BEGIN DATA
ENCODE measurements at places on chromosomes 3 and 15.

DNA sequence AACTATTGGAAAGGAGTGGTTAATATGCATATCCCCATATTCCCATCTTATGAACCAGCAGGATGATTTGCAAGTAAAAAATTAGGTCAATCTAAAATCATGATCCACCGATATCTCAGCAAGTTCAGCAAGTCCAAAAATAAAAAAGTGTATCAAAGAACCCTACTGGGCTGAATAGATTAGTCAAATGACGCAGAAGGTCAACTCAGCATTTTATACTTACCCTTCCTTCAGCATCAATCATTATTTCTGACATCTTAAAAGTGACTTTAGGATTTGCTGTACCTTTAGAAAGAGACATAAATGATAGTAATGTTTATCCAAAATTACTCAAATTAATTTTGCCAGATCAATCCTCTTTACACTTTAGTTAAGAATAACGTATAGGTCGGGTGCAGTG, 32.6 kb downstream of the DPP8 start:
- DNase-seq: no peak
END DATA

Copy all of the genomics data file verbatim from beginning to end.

ENCODE measurements at places on chromosomes 3 and 15.

DNA sequence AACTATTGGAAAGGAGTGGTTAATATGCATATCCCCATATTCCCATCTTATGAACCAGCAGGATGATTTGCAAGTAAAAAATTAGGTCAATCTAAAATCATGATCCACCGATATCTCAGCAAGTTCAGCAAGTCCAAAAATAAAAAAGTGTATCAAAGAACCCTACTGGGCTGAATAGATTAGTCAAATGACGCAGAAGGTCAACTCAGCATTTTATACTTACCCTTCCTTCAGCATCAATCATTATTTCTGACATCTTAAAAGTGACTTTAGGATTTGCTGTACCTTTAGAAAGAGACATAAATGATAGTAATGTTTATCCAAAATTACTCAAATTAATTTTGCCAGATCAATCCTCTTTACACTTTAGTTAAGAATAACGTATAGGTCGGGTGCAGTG, 32.6 kb downstream of the DPP8 start:
- DNase-seq: no peak